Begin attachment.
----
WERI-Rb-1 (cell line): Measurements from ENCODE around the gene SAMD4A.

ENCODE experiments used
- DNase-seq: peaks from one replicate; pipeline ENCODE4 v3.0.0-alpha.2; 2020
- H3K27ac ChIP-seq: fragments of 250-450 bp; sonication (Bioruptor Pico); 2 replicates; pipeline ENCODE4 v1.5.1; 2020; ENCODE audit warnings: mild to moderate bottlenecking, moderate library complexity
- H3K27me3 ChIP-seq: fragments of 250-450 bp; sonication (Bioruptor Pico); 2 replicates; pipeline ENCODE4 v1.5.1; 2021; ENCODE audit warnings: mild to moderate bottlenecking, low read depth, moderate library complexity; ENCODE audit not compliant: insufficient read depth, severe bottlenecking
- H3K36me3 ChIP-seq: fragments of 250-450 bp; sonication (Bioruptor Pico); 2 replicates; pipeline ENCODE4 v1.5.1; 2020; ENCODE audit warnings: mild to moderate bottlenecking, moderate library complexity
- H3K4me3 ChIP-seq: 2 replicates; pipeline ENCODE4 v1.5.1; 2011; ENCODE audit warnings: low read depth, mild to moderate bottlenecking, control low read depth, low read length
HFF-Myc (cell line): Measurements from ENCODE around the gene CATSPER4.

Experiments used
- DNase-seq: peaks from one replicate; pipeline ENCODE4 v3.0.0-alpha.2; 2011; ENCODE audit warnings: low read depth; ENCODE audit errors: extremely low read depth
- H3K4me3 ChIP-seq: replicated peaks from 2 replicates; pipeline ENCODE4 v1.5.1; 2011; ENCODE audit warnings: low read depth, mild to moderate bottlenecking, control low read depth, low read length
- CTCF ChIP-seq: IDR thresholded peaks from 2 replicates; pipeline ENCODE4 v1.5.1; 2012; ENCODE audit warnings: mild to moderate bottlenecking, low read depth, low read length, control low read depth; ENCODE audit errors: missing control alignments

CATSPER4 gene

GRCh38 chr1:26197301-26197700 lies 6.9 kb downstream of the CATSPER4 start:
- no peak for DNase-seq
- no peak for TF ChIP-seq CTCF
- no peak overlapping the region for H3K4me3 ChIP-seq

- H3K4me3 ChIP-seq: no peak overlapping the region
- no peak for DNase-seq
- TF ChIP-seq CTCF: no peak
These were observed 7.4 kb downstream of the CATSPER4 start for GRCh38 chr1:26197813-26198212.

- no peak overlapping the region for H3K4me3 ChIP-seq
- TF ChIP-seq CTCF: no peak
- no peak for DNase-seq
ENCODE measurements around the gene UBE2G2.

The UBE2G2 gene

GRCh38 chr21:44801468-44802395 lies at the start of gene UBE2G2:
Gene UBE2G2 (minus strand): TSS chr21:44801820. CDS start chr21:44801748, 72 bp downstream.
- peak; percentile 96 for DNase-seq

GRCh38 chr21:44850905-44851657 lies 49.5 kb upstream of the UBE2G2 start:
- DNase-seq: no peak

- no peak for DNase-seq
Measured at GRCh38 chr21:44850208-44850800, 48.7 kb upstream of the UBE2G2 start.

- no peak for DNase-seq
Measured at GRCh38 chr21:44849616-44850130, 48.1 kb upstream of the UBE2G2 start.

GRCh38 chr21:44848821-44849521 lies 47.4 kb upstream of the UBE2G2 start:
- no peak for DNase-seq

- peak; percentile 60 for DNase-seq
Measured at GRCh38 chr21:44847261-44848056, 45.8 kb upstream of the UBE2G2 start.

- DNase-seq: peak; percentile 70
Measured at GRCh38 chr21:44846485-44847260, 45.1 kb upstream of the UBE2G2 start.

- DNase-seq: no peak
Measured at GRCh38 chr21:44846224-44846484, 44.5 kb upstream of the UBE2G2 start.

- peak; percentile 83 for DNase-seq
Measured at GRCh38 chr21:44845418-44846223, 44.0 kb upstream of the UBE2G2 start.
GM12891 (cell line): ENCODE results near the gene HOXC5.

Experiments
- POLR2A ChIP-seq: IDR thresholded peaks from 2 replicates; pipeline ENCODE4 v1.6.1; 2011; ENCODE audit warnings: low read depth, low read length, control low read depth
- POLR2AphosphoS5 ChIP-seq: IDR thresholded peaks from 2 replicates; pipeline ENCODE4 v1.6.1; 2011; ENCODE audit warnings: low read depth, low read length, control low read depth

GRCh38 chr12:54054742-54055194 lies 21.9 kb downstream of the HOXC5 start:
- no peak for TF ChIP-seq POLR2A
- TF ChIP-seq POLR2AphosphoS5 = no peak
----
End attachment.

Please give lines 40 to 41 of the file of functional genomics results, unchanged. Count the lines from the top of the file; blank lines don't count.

- DNase-seq: peak; percentile 70
Measured at GRCh38 chr21:44846485-44847260, 45.1 kb upstream of the UBE2G2 start.